|06-22-2013, 12:47 AM||#1|
Join Date: May 2013
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Radical Buddhist monk accused of inciting riots that have killed hundreds of Muslims
Wirathu (Center), a Buddhist monk from Mandalay whose anti-Muslim remarks have come under recent scrutiny, attends a conference about the religious violence that has shaken Myanmar.
They're known for preaching peace, kindness and love, but a radical breed of anti-Islamic Buddhist monk is wreaking havoc in Myanmar, resulting is lynch-mob killings and the forced removal of more than 150,000 Muslims from their homes.
Mass boycotts of Muslim-owned stores and anti-Islamic riots have plagued Myanmar's transition to democracy after decades years of military rule, according to the New York Times. Up to 250 Muslims have been killed and countless others injured in the riots - the most violent of which occurred in the central city of Meiktila in March.
Passionate sermons by self-proclaimed "Radical Buddhist", Wirathu, are being blamed for stirring the troubles.
“You can be full of kindness and love, but you cannot sleep next to a mad dog,” Ashin Wirathu told the Times.
“I call them troublemakers, because they are troublemakers."
“I am proud to be called a radical Buddhist.”
Wirathu is a key leader of "969," an ultra-nationalist movement of monks that preaches that the country's small Muslim minority threatens racial purity and national security. His face covers Time magazine's foreign editions this week over the headline: "The Face of Buddhist Terror".
“People give me various names,” Wirathu said told Britain's The Times recently.
“The Burmese Bin Laden, the bald Neo-Nazi.
“Do you know the English Defence League?” he asked.
“We would like to be like EDL. Not carrying out violence, but protecting the public.”
What started as a fringe movement has now gone nationwide in the country of 55 million, in which 90 per cent of the population is Buddhist compared to the muslim minority (4 to 8 per cent).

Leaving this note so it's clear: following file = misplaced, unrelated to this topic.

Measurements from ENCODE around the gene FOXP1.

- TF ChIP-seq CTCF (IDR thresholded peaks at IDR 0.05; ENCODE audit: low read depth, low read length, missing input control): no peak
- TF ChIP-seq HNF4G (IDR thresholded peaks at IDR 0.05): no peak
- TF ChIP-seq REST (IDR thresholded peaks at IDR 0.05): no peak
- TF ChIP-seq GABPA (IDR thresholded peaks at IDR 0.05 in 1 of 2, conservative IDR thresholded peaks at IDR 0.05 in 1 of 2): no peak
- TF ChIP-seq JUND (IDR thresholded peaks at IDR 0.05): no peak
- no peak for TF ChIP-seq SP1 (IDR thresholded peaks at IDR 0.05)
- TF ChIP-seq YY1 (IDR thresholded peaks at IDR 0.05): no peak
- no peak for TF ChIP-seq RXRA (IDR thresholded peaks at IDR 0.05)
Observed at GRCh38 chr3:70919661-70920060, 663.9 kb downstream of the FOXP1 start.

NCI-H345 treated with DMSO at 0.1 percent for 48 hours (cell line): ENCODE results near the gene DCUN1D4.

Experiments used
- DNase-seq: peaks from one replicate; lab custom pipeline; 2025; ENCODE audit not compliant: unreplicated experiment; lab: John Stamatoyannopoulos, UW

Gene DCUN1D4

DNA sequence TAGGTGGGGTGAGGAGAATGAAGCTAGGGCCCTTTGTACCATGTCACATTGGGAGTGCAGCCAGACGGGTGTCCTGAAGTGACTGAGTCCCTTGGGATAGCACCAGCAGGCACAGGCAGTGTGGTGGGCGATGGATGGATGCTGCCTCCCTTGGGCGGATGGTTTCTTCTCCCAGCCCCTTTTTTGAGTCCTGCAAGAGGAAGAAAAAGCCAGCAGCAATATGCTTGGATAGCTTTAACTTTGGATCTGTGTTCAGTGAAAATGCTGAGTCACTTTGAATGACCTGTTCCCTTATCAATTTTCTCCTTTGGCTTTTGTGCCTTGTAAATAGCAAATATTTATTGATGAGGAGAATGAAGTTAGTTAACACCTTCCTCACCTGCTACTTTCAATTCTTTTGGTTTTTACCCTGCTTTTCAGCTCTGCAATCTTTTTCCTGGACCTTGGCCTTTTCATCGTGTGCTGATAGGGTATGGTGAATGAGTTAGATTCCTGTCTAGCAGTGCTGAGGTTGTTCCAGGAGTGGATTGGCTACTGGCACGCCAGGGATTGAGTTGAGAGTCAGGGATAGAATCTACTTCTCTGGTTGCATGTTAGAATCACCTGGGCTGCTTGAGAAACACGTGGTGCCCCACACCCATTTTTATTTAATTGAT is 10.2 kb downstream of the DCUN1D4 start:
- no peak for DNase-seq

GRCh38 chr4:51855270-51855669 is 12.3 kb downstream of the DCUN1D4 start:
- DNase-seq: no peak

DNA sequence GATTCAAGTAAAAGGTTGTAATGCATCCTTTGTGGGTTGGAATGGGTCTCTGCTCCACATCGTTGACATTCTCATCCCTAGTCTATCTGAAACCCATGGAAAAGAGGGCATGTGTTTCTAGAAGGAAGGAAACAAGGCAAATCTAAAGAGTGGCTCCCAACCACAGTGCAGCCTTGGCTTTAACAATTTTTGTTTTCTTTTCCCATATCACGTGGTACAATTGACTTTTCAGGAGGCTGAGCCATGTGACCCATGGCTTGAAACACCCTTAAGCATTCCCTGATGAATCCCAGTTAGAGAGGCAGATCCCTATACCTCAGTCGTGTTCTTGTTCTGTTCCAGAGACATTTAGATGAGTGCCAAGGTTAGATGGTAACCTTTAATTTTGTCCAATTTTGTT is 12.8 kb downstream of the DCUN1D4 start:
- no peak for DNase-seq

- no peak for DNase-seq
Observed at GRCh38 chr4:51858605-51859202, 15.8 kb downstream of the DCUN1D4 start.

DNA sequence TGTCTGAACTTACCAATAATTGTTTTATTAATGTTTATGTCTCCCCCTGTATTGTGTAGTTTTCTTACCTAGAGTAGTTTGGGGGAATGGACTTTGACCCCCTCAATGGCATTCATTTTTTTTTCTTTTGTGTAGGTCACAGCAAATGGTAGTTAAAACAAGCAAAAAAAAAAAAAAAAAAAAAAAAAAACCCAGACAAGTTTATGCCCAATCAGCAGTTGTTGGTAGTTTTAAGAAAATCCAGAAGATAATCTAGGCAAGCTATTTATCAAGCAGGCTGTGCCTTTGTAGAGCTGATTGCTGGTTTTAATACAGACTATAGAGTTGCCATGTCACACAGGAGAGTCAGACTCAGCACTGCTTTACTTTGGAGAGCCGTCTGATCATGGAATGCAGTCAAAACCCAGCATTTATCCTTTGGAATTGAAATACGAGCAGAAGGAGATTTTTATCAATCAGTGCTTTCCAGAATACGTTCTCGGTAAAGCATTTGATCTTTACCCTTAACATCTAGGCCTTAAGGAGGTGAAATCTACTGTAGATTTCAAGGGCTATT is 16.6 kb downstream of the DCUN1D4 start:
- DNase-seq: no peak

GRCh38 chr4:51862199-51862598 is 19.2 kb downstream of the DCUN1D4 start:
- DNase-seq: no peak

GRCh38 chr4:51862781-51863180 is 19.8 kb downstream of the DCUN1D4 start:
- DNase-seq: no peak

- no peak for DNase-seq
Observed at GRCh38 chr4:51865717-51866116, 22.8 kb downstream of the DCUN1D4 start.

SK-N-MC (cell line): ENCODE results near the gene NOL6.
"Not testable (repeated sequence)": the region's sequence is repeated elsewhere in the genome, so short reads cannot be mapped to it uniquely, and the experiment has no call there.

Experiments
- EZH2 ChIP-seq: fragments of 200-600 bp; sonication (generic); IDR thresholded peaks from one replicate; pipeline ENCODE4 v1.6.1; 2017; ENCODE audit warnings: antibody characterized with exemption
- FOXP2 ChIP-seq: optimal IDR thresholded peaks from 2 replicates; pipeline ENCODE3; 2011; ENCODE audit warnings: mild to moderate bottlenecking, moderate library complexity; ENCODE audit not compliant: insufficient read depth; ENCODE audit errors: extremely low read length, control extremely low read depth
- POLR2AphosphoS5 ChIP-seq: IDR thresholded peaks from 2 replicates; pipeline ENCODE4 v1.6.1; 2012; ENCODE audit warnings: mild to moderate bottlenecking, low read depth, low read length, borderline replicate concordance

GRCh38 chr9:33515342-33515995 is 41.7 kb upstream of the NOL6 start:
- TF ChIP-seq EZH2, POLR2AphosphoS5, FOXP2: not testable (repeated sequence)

“If we are weak, our land will become Muslim," Wirathu said in a recent sermon in which he also called the March riots a show of strength.
Ten Muslims have been sentenced to prison terms of up to 28 years in connection with the riots in Meiktila but it's believed no Buddhists have been convicted.
The group Human Rights Watch has called the actions against Muslims in Myanmar "ethnic cleansing" while the Dalai Lama said killing in the name of religion was "unthinkable".
Upon seeing his photo splashed across the cover of Time, Wirathu said no amount of bad publicity could hurt him.
The 46-year-old is accustomed to — even flattered by — the foreign reporters who steadily parade through his monastery in the city of Mandalay to ask about religious violence that has swept his predominantly Buddhist nation in the last year — fueled in no small part by his anti-Muslim rhetoric.
"A genuine ruby will shine," said Wirathu, "even if you try to sink it in mud."
Controversial Buddhist monk Wirathu, who is accused of instigating sectarian violence between Buddhists and Muslims through his sermons.
New freedoms of speech have made it easier to disseminate radical views, while exposing deep-seeded racism felt by much of the population toward Muslims and other minorities.
There has been almost no public outcry when Buddhist mobs have marched into villages brandishing machetes and clubs, but the appearance of a Burmese monk on the cover of the glossy international magazine with an inflammatory title was apparently too much.
The social networking site Facebook was alight with criticism.
Dozens changed their profiles to mock-covers of Time with the word "Boycott." One person lamented that the image of his country — and faith — was being tarnished.
"Some people misunderstood the title ... seeing it as an insult to religion," said Dr. Yan Myo Thein, a political analyst. "They believe it's equating Buddhism with terrorism."
Few took the opportunity to criticize Wirathu, however, saying it was further evidence of media bias. The monk has repeatedly called on Buddhists to unite against the "threat" Muslims pose to the country and its culture, accusing them of breeding too fast and hijacking the business community.
The Time article quoted him as saying this was not the time to stay calm.
"Now is the time to rise up, to make your blood boil," he said.
|buddhism, muslims, wirathu|
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